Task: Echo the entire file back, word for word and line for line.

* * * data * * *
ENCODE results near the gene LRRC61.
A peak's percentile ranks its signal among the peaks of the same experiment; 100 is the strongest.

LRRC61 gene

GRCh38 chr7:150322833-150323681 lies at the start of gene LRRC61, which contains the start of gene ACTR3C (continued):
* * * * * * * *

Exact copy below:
ENCODE results near the gene LRRC61.
A peak's percentile ranks its signal among the peaks of the same experiment; 100 is the strongest.

LRRC61 gene

GRCh38 chr7:150322833-150323681 lies at the start of gene LRRC61, which contains the start of gene ACTR3C (continued):